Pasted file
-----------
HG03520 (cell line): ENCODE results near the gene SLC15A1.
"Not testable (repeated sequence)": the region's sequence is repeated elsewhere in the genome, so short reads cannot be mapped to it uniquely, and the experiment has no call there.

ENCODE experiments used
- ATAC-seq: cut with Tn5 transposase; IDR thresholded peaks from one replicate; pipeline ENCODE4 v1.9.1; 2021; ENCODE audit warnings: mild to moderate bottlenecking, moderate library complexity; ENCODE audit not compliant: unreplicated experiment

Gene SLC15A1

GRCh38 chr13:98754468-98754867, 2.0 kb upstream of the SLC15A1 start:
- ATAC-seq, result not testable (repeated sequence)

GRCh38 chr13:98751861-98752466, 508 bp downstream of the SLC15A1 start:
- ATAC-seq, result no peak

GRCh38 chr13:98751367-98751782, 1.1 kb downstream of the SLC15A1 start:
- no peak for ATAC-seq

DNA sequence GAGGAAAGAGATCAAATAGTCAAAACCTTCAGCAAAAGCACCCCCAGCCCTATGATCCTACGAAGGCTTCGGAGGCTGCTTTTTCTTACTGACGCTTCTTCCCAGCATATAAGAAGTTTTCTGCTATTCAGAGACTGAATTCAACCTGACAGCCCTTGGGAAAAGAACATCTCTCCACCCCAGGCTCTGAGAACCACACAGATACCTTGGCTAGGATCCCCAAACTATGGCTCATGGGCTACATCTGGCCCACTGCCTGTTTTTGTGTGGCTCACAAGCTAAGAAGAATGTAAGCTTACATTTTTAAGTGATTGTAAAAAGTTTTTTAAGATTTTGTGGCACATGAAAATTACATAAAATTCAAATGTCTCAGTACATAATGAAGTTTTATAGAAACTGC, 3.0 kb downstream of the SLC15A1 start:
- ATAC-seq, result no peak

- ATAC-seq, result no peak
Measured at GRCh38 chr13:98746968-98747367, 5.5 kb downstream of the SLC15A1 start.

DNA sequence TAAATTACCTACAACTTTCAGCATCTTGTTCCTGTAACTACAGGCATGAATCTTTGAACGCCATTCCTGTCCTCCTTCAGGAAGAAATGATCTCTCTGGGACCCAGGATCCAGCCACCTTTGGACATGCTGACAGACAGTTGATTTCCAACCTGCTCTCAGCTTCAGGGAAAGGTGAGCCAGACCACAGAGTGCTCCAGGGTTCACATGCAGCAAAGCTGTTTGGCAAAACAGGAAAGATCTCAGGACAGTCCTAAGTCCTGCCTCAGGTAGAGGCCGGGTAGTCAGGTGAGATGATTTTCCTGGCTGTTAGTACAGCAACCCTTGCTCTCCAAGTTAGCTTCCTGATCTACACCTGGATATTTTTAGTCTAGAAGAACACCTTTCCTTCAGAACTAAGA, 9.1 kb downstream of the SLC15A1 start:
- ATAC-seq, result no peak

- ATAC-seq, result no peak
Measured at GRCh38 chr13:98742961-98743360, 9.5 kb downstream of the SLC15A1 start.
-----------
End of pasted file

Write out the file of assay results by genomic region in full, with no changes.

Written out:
HG03520 (cell line): ENCODE results near the gene SLC15A1.
"Not testable (repeated sequence)": the region's sequence is repeated elsewhere in the genome, so short reads cannot be mapped to it uniquely, and the experiment has no call there.

ENCODE experiments used
- ATAC-seq: cut with Tn5 transposase; IDR thresholded peaks from one replicate; pipeline ENCODE4 v1.9.1; 2021; ENCODE audit warnings: mild to moderate bottlenecking, moderate library complexity; ENCODE audit not compliant: unreplicated experiment

Gene SLC15A1

GRCh38 chr13:98754468-98754867, 2.0 kb upstream of the SLC15A1 start:
- ATAC-seq, result not testable (repeated sequence)

GRCh38 chr13:98751861-98752466, 508 bp downstream of the SLC15A1 start:
- ATAC-seq, result no peak

GRCh38 chr13:98751367-98751782, 1.1 kb downstream of the SLC15A1 start:
- no peak for ATAC-seq

DNA sequence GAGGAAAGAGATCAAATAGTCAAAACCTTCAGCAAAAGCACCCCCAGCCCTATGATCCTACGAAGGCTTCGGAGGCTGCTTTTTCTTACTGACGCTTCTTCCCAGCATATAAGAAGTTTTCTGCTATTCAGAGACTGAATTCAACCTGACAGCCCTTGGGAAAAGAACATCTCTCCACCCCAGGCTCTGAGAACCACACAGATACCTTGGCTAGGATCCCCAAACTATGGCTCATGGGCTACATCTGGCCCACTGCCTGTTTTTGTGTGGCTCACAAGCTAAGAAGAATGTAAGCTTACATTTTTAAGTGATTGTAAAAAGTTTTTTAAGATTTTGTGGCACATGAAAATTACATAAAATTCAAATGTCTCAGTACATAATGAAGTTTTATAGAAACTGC, 3.0 kb downstream of the SLC15A1 start:
- ATAC-seq, result no peak

- ATAC-seq, result no peak
Measured at GRCh38 chr13:98746968-98747367, 5.5 kb downstream of the SLC15A1 start.

DNA sequence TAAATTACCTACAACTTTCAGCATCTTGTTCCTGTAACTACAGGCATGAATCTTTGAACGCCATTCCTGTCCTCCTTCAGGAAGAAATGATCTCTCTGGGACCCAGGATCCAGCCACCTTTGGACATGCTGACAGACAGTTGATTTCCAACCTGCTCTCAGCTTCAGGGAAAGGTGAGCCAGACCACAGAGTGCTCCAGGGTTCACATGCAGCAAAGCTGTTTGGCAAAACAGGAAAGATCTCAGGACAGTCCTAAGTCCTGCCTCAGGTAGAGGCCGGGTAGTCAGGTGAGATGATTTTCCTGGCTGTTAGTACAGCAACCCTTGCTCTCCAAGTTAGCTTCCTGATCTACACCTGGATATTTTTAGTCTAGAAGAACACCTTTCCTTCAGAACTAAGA, 9.1 kb downstream of the SLC15A1 start:
- ATAC-seq, result no peak

- ATAC-seq, result no peak
Measured at GRCh38 chr13:98742961-98743360, 9.5 kb downstream of the SLC15A1 start.